Advice for a Landlubber Who Wants to Go Cruising

Hello Steve,

This question may sound like I’m biting off more than I can chew, however my wife and I are fully committed to doing it anyway. The house is on the market and we’ve promised ourselves that we’ll give it at least one year before we make our minds up whether to keep sailing or return to landlubbers.

I am 41 year old, have almost no sailing experience other than going out on our local bay (Morton bay–Brisbane Australia) with friends on their mid 20ft day-sailers. This is where we (my wife and I ) intend to live aboard and learn to sail until I feel confident enough to coastal sail the 400 miles up to the Whitsunday Island group, and then offshore to the South Pacific Islands and beyond when we’re ready!

Just so you understand my reasoning in learning to sail this way, as opposed to getting a small kneel boat first, I wish to live aboard now, I have always found it easier and quicker for ME to learn by jumping in with both feet. I don’t learn easily in a structured environment, ie: sailing school, I enjoy a challenge. I quite often have people say to me after they get to know me "is there anything that you can’t do!" Some examples–I’ve built my own house from start to finish using no other trades except electrician, it is being sold as I write this for over half a million dollars (this is our cruising kitty) or rebuilding the Isuzu turbo diesel in my 4×4 campervan in remote central Australia when it split the skirting on a piston, I’d never worked on a diesel before.

I have just retired from 17 years as a professional motorcycle racer. This has taught me to trust my own judgment, recognise the difference between fear and danger, anticipate consequences and problems before they happen and never to let anxiety or fear cloud your judgment. As strange as it seems I think these qualities should be a good base from which to jump into the world of cruising. Oh and I grew up on a remote outback cattle station, so being isolated and self reliant is second nature to me.

Ok, now you’re probably thinking this guys got a couple of kangaroo’s loose in the top paddock.

Here’s what I am thinking:
Spending a total of about $150,000 AUS (this will leave us with 2 rental houses debt free for income )
A steel, aluminum or cold moulded wood boat (no doubt I’ll run aground while I’m learning) with a good size engine to pull us off a lee shore while learning too.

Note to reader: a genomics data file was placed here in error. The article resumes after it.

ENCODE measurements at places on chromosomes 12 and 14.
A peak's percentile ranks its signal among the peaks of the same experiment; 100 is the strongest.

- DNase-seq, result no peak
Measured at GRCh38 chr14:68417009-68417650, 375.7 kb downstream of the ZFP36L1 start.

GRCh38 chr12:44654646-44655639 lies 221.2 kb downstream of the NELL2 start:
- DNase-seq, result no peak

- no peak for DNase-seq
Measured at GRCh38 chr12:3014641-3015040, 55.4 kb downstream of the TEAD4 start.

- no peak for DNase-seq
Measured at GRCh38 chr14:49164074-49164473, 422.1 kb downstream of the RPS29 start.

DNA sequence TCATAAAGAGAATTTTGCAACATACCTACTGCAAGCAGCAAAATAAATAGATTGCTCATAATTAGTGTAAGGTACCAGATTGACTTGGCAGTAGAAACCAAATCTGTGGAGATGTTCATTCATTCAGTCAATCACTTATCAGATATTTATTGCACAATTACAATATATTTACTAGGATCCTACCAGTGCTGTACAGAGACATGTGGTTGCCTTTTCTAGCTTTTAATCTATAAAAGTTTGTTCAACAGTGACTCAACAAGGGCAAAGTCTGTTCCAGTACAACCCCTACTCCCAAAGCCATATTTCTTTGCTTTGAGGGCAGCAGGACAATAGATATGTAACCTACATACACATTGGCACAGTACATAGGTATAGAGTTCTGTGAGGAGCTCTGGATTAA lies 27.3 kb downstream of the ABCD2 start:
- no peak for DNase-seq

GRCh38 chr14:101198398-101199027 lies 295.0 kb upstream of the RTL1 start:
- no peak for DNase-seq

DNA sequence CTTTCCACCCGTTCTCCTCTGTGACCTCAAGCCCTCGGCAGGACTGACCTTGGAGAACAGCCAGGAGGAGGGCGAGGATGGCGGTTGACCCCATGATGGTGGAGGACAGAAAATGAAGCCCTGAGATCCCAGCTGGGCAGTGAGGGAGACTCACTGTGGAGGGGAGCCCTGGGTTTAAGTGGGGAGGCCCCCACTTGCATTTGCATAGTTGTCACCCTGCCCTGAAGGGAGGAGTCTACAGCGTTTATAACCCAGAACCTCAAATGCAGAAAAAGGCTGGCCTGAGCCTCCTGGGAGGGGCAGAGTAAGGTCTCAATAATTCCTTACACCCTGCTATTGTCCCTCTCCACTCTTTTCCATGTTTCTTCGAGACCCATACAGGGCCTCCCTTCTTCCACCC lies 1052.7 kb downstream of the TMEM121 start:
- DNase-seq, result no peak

34-38 ft ( although my 24 year old cousin who has been the youngest captain ever to do the Sydney to Hobart races including the 1998 storm when he was just 19, says get a 40+ ft boat as it won’t be any harder to learn to sail than the smaller boat and be much better to live aboard)

After reading your sensational OFFSHORE CRUISING ENCYCLOPEDIA, on page 1123 HIO AVAE a Santana 37, I would be very interested on what you would think of this for our first boat?

I guess my biggest question is, should I buy a smaller coastal cruiser and then in a couple of years buy a bigger offshore blue water boat or put up with the inconveniences of a bigger blue water boat while we learn coastal cruising ( I am assuming that it would take at least a year to learn to sail any new boat to its full potential, so selling a coastal cruiser in couple of years then learning a new bigger blue water boat may be counter productive?

Should it be a more traditional design with heavy displacement, full keel etc. which will cope more easily with my mistakes while I’m learning or a boat with a fin keel canoe shaped hull that you favour?

I will probably have my cousin help in choosing from a short list of half-dozen boats the final boat, as he will have a better understanding of a good layout for systems on deck and living under deck.

Regards Peter

Hi There: Sounds like an ambitious plan, but one which is doable. My suggestions:

1-Get a small racing dinghy, maybe start with an Optimist or Laser (whatever is being raced close to where you live) and get into dinghy racing. You will learn more about sailing in a summer of dinghy racing than years of cruising around the local islands.

2-Buy the biggest boat you can afford. Waterline is more important than fancy fit out, finish, or complex systems in terms of cruising comfort and security.

3-The Santana 37 to which you refer is a very nice cruising boat, and a good value. It is fast for its size, and you can pick up these, or similar era GRP boats quite reasonably in price. The options in metal are more limited.

4-There are lots of short, roomy modern designs. They look great at the dock, and have more space in which to spread out. But at sea they are much slower and dangerous in heavy weather. Try and stay away from these boats for cruising in your area of the world, where you have to deal with the Tasman–a tough bit of water! They will be more costly in any event.

Good Luck – Steve

Posted by Steve Dashew  (November 30, 1999)

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